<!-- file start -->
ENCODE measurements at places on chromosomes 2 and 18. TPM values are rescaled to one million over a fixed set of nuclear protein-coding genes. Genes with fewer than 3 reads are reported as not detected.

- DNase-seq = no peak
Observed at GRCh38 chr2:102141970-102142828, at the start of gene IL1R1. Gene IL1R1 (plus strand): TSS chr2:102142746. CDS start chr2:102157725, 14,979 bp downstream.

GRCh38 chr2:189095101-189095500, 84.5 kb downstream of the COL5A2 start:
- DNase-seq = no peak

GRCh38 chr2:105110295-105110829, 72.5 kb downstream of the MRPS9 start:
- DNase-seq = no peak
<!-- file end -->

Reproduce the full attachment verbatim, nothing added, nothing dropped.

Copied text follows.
ENCODE measurements at places on chromosomes 2 and 18. TPM values are rescaled to one million over a fixed set of nuclear protein-coding genes. Genes with fewer than 3 reads are reported as not detected.

- DNase-seq = no peak
Observed at GRCh38 chr2:102141970-102142828, at the start of gene IL1R1. Gene IL1R1 (plus strand): TSS chr2:102142746. CDS start chr2:102157725, 14,979 bp downstream.

GRCh38 chr2:189095101-189095500, 84.5 kb downstream of the COL5A2 start:
- DNase-seq = no peak

GRCh38 chr2:105110295-105110829, 72.5 kb downstream of the MRPS9 start:
- DNase-seq = no peak